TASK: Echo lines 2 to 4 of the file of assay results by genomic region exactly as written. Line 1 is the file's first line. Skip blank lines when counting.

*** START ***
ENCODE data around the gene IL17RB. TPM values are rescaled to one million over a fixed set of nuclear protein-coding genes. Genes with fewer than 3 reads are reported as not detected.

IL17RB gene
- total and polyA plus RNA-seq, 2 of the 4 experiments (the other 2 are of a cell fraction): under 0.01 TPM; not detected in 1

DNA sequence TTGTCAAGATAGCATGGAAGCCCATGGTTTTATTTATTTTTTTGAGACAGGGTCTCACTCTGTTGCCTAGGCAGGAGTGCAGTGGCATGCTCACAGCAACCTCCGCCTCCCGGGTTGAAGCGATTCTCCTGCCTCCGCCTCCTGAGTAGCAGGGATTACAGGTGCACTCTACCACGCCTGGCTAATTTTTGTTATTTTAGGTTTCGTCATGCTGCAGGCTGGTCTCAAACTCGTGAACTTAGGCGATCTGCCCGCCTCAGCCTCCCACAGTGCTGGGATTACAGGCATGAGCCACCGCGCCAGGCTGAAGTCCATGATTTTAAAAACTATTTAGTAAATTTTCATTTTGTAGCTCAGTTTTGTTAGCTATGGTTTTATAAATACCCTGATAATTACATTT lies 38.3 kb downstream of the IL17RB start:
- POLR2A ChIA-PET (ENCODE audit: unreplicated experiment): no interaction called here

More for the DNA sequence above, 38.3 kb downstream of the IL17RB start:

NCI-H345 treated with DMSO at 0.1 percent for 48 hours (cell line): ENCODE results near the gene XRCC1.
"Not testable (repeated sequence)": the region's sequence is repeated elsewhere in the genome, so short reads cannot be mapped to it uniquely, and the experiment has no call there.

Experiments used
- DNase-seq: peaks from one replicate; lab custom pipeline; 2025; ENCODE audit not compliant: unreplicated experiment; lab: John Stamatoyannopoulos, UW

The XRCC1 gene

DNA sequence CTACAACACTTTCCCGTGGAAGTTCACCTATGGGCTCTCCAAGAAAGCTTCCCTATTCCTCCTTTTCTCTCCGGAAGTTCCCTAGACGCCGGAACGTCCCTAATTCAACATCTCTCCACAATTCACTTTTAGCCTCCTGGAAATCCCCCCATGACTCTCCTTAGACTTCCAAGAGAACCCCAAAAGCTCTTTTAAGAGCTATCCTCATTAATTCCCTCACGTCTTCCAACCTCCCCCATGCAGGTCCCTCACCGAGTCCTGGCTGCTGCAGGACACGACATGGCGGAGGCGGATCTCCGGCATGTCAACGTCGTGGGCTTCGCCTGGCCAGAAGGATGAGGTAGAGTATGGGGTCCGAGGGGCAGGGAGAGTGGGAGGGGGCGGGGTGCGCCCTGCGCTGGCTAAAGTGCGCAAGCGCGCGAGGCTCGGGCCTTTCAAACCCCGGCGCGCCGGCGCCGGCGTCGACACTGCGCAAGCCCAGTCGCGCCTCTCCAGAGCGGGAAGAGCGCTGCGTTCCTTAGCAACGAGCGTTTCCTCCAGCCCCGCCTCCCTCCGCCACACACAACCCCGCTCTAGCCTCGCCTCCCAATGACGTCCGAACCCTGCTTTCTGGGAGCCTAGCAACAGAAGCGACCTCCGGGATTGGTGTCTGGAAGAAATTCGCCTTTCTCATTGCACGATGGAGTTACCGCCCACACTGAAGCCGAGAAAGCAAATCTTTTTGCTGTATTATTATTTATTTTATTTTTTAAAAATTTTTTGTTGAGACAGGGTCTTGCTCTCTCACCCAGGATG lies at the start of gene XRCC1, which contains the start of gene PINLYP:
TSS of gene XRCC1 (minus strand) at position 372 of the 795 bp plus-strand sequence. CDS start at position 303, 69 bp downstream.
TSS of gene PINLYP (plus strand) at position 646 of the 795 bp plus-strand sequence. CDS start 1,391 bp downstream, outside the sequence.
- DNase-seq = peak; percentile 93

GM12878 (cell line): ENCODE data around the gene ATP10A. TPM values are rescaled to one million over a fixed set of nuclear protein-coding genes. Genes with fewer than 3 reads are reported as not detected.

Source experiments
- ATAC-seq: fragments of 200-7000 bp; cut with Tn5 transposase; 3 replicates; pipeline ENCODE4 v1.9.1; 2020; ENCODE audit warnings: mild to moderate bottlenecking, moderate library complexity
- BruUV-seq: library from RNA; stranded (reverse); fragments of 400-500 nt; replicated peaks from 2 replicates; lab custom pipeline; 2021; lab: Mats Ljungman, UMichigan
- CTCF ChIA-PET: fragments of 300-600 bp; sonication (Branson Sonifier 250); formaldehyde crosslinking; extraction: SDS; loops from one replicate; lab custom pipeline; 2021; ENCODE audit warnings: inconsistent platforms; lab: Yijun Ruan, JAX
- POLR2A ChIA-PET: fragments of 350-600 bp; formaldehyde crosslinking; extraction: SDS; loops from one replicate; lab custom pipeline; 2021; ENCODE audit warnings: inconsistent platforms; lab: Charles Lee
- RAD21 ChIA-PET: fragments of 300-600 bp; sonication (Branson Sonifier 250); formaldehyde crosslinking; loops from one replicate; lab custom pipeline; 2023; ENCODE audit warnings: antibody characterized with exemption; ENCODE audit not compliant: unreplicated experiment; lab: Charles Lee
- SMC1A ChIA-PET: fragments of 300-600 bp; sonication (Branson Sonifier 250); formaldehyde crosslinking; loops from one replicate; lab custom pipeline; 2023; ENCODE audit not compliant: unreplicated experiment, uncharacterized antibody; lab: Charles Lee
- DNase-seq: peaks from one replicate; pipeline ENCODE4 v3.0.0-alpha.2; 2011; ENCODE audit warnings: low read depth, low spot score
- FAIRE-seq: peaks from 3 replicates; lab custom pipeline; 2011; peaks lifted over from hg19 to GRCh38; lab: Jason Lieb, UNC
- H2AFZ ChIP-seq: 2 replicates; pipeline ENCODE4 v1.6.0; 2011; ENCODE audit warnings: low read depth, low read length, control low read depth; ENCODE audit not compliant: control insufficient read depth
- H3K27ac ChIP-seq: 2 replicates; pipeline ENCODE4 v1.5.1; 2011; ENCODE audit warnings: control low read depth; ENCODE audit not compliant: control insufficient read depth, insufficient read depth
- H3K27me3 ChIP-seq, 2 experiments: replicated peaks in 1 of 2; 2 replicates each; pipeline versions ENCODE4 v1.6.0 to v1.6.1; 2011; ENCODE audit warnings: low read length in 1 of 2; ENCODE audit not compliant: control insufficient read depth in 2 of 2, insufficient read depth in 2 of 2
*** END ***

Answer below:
IL17RB gene
- total and polyA plus RNA-seq, 2 of the 4 experiments (the other 2 are of a cell fraction): under 0.01 TPM; not detected in 1

DNA sequence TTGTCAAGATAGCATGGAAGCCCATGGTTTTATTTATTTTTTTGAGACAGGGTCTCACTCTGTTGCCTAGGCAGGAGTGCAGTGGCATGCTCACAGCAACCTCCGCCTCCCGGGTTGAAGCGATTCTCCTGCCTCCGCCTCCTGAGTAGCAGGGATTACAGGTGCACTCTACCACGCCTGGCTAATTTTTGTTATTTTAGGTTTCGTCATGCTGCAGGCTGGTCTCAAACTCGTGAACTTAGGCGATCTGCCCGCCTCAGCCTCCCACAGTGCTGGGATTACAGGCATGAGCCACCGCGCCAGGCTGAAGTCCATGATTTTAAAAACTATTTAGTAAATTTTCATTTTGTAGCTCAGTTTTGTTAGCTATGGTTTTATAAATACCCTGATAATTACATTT lies 38.3 kb downstream of the IL17RB start: